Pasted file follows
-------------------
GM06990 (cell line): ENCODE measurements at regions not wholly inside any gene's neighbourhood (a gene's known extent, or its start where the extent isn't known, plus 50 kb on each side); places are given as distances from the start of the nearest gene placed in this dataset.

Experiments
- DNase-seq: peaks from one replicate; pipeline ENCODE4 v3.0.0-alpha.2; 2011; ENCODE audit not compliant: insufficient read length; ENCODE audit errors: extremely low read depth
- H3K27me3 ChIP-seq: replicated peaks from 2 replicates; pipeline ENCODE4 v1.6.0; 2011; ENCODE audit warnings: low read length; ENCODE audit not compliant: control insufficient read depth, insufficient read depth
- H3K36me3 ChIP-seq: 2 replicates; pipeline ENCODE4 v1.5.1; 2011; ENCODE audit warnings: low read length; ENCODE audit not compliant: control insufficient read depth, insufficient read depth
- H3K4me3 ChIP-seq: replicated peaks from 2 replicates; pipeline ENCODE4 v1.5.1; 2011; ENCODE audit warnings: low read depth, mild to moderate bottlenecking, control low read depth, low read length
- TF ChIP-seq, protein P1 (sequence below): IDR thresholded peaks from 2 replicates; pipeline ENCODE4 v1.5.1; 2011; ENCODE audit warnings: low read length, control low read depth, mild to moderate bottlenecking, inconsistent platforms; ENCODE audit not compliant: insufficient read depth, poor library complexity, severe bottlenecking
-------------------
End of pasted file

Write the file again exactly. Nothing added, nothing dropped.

GM06990 (cell line): ENCODE measurements at regions not wholly inside any gene's neighbourhood (a gene's known extent, or its start where the extent isn't known, plus 50 kb on each side); places are given as distances from the start of the nearest gene placed in this dataset.

Experiments
- DNase-seq: peaks from one replicate; pipeline ENCODE4 v3.0.0-alpha.2; 2011; ENCODE audit not compliant: insufficient read length; ENCODE audit errors: extremely low read depth
- H3K27me3 ChIP-seq: replicated peaks from 2 replicates; pipeline ENCODE4 v1.6.0; 2011; ENCODE audit warnings: low read length; ENCODE audit not compliant: control insufficient read depth, insufficient read depth
- H3K36me3 ChIP-seq: 2 replicates; pipeline ENCODE4 v1.5.1; 2011; ENCODE audit warnings: low read length; ENCODE audit not compliant: control insufficient read depth, insufficient read depth
- H3K4me3 ChIP-seq: replicated peaks from 2 replicates; pipeline ENCODE4 v1.5.1; 2011; ENCODE audit warnings: low read depth, mild to moderate bottlenecking, control low read depth, low read length
- TF ChIP-seq, protein P1 (sequence below): IDR thresholded peaks from 2 replicates; pipeline ENCODE4 v1.5.1; 2011; ENCODE audit warnings: low read length, control low read depth, mild to moderate bottlenecking, inconsistent platforms; ENCODE audit not compliant: insufficient read depth, poor library complexity, severe bottlenecking